Letters for July 29, 2010

Letter of the week
Not so benign

Re “Benign by design” by Greg Lucas (SN&R Green Days, July 22):

While “manufacturers and environmentalists supported the idea of Green Chemistry,” it is unclear whether these regulations will move us toward the green-chemistry principles and bring more safe products into the state of California. The regulations, as detailed in the most current draft, would be too weak, slow, secretive and biased toward industries that are resistant to change. Some of the draft regulations even represent a step back from current science and existing regulations.

Some of the concerns from the public-interest community in a letter signed by nearly 50 organizations: First, the list of chemicals to be regulated by the program is limited to carcinogens and reproductive hazards in the state’s Proposition 65 registry, ignoring other chemicals already recognized and regulated by the state, U.S. [Environmental Protection Agency] and the European Union.

Second, there is no fast-track process for dealing quickly with known bad actor chemicals, even those for which safer alternatives already exist, meaning it could be years before notoriously harmful chemicals like lead or cadmium are addressed.

Third, the draft regulations propose that any product will be considered “safe” if it contains no more than 0.1 percent of a regulated hazardous chemical. This so-called de minimus level is equivalent to 1,000 parts per million, an alarmingly high figure in a day in which science has proven harm from chemical doses measured in the parts per trillion. The state’s existing standards for cancer-causing substances in drinking water are an average of 300,000 times more stringent than 1,000 ppb.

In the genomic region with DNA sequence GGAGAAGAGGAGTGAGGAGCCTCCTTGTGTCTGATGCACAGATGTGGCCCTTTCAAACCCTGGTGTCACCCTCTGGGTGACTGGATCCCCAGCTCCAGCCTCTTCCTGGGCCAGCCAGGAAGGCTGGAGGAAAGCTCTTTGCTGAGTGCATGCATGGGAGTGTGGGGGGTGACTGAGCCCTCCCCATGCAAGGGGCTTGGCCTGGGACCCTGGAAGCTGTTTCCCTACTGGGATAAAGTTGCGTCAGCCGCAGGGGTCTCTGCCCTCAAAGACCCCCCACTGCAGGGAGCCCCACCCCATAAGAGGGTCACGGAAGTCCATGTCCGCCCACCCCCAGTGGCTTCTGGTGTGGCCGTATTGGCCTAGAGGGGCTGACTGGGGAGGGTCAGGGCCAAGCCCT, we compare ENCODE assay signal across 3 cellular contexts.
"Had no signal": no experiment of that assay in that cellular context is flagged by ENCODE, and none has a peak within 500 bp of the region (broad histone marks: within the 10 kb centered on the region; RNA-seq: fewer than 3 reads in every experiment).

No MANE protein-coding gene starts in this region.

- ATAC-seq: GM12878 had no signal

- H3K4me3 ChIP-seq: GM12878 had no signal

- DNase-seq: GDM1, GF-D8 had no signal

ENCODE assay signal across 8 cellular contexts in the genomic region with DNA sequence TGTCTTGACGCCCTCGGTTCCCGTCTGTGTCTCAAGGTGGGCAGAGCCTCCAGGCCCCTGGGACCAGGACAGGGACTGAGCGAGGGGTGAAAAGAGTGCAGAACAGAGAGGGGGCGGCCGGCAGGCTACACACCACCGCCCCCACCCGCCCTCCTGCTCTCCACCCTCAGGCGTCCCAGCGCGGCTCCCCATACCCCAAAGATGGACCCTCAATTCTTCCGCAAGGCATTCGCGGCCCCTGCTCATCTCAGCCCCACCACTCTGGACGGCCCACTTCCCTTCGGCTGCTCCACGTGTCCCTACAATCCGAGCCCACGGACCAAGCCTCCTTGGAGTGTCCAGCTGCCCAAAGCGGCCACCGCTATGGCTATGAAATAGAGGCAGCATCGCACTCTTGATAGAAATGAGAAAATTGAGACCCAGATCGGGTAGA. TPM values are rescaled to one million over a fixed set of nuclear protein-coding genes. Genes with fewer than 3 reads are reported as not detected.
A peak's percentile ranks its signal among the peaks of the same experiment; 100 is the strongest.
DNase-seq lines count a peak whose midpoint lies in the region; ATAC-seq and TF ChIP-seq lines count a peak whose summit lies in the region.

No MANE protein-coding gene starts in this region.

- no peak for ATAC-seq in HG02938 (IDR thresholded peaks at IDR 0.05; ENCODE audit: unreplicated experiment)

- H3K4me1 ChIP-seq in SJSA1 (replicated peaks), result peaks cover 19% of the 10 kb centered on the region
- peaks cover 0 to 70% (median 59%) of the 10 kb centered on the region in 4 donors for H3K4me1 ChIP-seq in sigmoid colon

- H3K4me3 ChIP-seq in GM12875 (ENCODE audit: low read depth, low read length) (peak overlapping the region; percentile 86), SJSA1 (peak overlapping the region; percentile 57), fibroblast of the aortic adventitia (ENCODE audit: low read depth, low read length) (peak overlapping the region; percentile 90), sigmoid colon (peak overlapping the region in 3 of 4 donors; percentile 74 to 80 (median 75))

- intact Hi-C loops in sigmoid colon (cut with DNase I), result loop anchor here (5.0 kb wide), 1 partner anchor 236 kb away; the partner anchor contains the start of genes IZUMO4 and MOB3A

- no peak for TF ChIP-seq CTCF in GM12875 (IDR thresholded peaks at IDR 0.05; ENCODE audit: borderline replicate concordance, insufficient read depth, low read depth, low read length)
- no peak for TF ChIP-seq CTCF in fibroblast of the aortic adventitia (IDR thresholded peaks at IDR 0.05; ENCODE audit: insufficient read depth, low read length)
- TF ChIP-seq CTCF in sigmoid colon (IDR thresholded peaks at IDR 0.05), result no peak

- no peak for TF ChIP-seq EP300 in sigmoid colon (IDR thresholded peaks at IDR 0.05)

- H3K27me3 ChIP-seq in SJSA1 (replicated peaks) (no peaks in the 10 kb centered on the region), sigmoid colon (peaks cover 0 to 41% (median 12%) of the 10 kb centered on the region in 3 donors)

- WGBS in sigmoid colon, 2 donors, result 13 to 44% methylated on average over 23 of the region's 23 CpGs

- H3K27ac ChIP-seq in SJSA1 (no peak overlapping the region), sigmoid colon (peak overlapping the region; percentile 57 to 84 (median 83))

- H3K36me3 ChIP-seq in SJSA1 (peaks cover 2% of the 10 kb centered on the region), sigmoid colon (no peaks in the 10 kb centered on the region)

More information on concerns from the public interest community may be found at www.changecalifornia.org/2010/07/safer-products-regs-fall-short.html.

Ansje Miller
policy director
Center for Environmental Health and Coordinator of Californians for a Healthy and Green Economy

Leave Midtown alone

Re “Battle for Midtown” by Nick Miller (SN&R Feature, July 22):

I always like to read stories about Midtown. Like all the others, the reporting dwelled on both good and bad.

In 1984, we brought our 3-year-old daughters here to Midtown and settled in. The article was right about the dark years of Midtown. Houses and apartments overflowed with drug dealers and users. Almost all the beautiful century-old houses were used as illegal boarding houses. We rented a house near 19th and F streets. My wife is a state worker, and moving down from the hills above Auburn gave her two more hours with our daughters.

A couple of years later, we bought a spacious house on H Street. The ’90s were all about fighting for respect. We made north Midtown an attractive alternative to a long commute. We did it by calming dangerous traffic, closing illegal home usage and a plethora of other improvements. I don’t think there is a more wondrous place to live in the region.

We like Second Saturday. Yes, drunken kids do walk by at night. I have always used a fan for white noise anyway. These old houses are porous to noise. Screeching tires, sirens and train whistles have always provided noise pollution. We deal with it.